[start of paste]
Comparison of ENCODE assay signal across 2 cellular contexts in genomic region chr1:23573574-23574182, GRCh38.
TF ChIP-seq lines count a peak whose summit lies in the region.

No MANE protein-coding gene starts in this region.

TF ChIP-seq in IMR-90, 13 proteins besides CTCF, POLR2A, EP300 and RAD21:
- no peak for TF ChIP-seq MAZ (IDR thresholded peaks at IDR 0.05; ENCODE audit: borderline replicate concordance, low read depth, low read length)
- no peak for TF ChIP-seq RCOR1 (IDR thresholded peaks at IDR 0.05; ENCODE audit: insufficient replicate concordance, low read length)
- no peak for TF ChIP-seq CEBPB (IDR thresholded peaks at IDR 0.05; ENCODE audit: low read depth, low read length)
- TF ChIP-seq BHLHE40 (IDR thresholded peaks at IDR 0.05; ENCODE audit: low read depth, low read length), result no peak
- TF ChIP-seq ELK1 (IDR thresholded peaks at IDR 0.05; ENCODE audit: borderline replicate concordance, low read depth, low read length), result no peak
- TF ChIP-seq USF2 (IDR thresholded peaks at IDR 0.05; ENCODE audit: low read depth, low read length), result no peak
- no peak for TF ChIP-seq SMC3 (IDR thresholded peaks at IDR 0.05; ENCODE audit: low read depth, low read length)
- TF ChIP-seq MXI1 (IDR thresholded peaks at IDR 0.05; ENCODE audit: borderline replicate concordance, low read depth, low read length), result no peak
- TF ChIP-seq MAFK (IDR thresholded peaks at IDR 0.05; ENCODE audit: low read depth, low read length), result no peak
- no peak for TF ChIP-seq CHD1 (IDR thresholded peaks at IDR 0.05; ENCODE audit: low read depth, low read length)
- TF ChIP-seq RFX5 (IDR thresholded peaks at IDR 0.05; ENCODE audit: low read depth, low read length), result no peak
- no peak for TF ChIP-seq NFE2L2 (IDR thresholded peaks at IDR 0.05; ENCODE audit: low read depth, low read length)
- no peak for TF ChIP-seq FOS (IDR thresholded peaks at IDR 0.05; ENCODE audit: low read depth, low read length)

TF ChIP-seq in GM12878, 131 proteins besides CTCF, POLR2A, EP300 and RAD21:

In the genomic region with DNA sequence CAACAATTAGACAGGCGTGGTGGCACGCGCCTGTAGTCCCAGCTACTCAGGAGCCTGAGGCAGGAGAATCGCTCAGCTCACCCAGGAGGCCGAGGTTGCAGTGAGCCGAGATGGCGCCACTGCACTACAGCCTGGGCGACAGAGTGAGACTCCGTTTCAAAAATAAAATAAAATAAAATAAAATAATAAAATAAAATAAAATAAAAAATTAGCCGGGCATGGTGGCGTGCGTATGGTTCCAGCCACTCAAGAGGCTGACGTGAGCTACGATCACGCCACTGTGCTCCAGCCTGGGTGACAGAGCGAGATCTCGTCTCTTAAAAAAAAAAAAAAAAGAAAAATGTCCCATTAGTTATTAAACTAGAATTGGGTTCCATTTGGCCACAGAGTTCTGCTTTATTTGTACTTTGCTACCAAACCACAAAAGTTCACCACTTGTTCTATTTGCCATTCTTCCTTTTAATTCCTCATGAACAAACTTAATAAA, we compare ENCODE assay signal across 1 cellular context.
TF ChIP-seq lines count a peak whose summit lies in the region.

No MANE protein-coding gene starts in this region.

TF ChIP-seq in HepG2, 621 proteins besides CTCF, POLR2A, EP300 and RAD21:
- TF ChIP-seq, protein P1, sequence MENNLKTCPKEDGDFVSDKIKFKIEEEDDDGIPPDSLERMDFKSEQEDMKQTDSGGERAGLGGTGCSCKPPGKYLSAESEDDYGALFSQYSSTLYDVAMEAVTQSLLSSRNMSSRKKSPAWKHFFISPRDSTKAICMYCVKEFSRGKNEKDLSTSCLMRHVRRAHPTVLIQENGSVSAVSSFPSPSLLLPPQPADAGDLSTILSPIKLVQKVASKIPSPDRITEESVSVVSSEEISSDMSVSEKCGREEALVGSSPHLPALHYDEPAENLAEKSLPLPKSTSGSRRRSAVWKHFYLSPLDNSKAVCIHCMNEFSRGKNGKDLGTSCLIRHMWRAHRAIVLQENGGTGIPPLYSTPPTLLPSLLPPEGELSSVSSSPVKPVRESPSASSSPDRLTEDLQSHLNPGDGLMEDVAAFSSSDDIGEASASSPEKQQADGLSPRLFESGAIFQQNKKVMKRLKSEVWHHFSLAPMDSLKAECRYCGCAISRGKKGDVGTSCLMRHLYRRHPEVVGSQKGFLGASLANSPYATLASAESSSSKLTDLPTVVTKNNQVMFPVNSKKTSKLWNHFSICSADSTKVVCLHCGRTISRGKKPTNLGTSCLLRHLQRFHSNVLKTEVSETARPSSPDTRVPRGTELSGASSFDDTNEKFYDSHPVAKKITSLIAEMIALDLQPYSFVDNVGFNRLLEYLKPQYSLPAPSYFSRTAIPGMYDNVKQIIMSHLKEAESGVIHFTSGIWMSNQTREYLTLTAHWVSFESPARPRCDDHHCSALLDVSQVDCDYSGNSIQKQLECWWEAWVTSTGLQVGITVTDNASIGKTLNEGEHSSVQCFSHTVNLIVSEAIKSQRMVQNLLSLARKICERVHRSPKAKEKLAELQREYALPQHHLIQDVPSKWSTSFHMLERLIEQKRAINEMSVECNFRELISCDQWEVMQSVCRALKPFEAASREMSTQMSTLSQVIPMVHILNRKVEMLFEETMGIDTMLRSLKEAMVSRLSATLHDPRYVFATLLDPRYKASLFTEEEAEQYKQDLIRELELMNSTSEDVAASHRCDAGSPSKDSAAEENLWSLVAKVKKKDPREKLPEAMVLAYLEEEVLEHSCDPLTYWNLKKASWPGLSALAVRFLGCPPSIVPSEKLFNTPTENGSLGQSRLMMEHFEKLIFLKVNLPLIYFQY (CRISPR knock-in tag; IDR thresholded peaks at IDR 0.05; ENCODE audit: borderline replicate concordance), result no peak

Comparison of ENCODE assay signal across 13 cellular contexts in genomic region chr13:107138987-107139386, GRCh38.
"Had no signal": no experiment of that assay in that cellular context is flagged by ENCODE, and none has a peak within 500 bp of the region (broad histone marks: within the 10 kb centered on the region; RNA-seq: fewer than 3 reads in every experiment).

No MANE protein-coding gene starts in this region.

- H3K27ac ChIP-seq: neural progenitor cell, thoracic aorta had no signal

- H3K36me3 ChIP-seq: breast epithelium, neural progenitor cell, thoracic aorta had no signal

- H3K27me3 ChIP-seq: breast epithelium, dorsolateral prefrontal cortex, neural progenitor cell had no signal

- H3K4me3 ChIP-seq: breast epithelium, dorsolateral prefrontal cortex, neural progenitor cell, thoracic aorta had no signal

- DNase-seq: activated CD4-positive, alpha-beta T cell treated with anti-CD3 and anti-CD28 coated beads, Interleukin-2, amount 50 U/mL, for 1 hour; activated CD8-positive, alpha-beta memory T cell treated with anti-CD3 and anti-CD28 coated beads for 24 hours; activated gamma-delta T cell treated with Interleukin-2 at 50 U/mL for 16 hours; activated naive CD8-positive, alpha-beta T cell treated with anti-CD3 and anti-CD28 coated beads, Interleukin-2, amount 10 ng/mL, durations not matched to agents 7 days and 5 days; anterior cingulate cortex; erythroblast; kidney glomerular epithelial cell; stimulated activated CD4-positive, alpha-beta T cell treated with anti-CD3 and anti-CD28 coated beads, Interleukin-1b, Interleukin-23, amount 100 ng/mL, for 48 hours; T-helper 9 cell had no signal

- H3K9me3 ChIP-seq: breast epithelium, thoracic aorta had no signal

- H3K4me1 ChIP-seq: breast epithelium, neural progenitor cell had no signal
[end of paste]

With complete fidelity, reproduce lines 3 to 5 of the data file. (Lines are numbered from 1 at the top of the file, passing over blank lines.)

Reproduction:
No MANE protein-coding gene starts in this region.

TF ChIP-seq in IMR-90, 13 proteins besides CTCF, POLR2A, EP300 and RAD21:
- no peak for TF ChIP-seq MAZ (IDR thresholded peaks at IDR 0.05; ENCODE audit: borderline replicate concordance, low read depth, low read length)